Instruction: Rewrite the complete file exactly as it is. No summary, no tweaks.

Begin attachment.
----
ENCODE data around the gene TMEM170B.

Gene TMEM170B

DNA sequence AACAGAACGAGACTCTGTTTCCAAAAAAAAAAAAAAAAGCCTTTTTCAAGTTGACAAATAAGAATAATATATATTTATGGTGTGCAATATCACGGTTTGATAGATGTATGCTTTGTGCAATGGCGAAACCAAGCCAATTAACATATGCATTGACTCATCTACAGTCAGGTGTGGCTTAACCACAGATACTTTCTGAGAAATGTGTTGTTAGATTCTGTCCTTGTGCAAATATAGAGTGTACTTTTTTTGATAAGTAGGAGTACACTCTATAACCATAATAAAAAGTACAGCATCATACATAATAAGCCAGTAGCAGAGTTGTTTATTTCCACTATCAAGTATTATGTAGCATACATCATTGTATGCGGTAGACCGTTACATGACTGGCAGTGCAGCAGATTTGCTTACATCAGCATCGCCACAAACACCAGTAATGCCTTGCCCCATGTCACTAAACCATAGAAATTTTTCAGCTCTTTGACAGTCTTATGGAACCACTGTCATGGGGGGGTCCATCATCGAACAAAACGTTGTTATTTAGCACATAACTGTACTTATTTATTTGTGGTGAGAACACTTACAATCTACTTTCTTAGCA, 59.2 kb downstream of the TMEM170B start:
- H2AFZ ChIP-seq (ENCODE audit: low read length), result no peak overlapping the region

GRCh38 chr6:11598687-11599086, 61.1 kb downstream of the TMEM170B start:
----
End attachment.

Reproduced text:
ENCODE data around the gene TMEM170B.

Gene TMEM170B

DNA sequence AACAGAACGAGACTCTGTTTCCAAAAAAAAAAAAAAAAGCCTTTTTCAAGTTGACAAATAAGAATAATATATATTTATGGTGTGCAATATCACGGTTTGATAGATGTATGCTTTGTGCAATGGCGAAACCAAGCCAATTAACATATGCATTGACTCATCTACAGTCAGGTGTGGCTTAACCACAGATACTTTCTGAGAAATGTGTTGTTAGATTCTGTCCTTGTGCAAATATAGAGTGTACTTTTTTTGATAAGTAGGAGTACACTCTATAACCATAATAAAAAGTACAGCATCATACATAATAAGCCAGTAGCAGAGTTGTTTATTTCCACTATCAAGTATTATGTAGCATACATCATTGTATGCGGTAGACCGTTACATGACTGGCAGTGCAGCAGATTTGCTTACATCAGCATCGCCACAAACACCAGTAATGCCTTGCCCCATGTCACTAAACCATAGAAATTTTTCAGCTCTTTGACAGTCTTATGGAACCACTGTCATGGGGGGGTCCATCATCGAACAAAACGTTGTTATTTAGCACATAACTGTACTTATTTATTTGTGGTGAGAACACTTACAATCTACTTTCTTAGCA, 59.2 kb downstream of the TMEM170B start:
- H2AFZ ChIP-seq (ENCODE audit: low read length), result no peak overlapping the region

GRCh38 chr6:11598687-11599086, 61.1 kb downstream of the TMEM170B start: